Civil War II is just around the corner, and the news is starting to trickle in about what exactly it’s going to be, and what comics will be included in Marvel’s massive summer event. This past weekend at C2E2, Marvel unveiled a host of Civil War II news, including several brand-new miniseries, as well as announcing some of the details for crossovers that take place in regular books.
Marvel Comics will reprint the first three issues of several of its All-New, All-Different comics under the imprint Timely Comics. Debuting in June, Timely Comics presents the opening issues of these series in one oversized comic, at the reduced price of $2.99.
The initiative offers readers the chance to catch up on cornerstones of the Marvel Universe like All-New, All-Different Avengers and Invincible Iron Man, but it also features collections of critical darlings such as Doctor Strange and Moon Girl & Devil Dinosaur, providing an easy access point for readers to try something new.
Our critical rundown of the All-New All-Different Marvel line moves on to the seven Avengers (or Avengers-adjacent) team titles, which includes three teams with Avengers in the name, plus A-Force, the mighty Ultimates, a bunch of villains stealing an old Avengers-related name, and the Squadron Supreme, who aren't really Avengers at all, but we don't have a Justice League section.
Everything changes and nothing will ever be the same again. At a live filmed announcement at Midtown Comics in Manhattan on Thursday afternoon, Marvel editor-in-chief Axel Alonso and executive editor Tom Brevoort announced a new status quo for the Marvel Universe, with worlds colliding to form a mish-mash of continuities that will be the setting for all Marvel comics from May 2015 onwards.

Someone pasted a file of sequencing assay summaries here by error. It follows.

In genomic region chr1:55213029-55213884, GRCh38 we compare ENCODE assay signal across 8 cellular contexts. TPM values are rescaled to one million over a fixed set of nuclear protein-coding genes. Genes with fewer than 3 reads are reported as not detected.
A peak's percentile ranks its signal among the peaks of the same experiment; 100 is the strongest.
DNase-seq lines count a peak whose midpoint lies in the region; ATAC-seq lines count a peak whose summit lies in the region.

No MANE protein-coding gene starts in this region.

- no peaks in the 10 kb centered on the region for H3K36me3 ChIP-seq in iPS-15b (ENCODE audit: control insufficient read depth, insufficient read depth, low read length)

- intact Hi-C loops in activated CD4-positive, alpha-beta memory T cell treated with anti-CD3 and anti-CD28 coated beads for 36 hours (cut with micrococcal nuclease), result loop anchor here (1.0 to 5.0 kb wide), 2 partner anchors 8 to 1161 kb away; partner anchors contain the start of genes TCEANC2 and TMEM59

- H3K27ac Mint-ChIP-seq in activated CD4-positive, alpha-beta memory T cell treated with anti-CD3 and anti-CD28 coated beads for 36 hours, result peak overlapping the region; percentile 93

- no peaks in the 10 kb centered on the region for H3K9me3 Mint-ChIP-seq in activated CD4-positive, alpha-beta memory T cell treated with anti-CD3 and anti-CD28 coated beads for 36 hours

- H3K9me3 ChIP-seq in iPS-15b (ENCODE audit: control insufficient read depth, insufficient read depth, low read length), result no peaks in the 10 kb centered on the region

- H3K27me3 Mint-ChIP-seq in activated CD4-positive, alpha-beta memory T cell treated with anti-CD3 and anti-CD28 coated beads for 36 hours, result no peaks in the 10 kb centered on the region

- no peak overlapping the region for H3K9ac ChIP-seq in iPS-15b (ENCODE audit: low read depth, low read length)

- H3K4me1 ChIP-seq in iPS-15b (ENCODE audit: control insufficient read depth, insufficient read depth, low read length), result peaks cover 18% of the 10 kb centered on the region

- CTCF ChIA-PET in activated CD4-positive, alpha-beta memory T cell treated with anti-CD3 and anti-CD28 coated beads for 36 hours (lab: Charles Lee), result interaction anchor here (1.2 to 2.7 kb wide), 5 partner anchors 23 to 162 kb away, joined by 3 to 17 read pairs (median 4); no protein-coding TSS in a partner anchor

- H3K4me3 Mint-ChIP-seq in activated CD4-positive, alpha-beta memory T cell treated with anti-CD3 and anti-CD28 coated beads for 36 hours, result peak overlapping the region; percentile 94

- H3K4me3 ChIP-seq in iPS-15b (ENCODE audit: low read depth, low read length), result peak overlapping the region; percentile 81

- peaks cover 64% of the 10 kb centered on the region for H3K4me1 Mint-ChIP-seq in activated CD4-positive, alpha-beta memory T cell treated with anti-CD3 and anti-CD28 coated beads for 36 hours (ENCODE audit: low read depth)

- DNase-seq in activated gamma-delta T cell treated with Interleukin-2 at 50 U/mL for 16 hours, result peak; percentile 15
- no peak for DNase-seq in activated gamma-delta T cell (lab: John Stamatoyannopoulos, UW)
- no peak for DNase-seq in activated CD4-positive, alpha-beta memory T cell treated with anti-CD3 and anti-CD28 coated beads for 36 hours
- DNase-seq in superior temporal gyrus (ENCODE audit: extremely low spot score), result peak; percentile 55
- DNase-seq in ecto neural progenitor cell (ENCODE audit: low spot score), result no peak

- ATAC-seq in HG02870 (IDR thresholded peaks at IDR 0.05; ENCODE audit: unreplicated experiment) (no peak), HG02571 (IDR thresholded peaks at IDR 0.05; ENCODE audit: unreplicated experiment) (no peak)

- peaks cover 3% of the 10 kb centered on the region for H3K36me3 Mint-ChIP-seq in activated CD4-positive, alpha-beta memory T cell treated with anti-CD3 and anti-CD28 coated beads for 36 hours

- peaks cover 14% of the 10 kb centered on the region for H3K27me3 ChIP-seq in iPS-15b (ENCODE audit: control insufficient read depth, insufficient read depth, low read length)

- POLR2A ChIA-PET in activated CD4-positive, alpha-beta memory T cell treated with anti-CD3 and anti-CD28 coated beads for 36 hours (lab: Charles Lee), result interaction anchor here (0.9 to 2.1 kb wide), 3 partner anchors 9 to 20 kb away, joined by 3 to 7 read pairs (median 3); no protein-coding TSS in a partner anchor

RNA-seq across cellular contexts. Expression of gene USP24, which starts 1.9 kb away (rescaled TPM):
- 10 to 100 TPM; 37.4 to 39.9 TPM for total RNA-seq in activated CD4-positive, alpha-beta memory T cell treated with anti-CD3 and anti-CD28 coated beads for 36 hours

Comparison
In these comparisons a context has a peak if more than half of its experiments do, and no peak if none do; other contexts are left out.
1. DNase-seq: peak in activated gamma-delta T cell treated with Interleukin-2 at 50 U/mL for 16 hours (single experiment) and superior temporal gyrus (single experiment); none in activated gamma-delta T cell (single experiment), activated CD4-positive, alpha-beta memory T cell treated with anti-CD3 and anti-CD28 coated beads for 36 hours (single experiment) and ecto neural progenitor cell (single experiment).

Most of what Alonso and Brevoort announced was already known or guessed at; Secret Wars, an eight-issue series by Jonathan Hickman and Esad Ribic, marks the culmination of the incursion story that Hickman began at the outset of Marvel NOW with Avengers #1 and New Avengers #1 back in late 2012, and will brings together multiple continuities and alternative universes in a single "Battleworld". What's new in all this is the confirmation that this event reshapes -- some might say 'reboots' -- the Marvel Universe for the (foreseeable) future.
Phil Noto knows how to create a stylish retro vibe, and he can conjure up a soft-edged gauzy aesthetic that perfectly evokes the nostalgic familiarity of photographs from the 1960s and 70s. It's a talent that he exploited to beautiful effect in a series of pieces for his Tumblr that presented Silver Age Marvel heroes in the mode of old celebrity snaps from Life Magazine; the images that would have existed if these heroes had been real in the age they were created.
Those Tumblr images are the clear inspiration for a month of Phil Noto variant covers at Marvel this February, though the inspiration stretches beyond Life Magazine pastiches to cover hip-hop, fashion photography, and even candid personal images. Several of the covers were released this week courtesy of Marvel, Comic Vine, CBR and Newsarama, and they're a gorgeous selection of images, so we've collected them all in one place for your appreciation.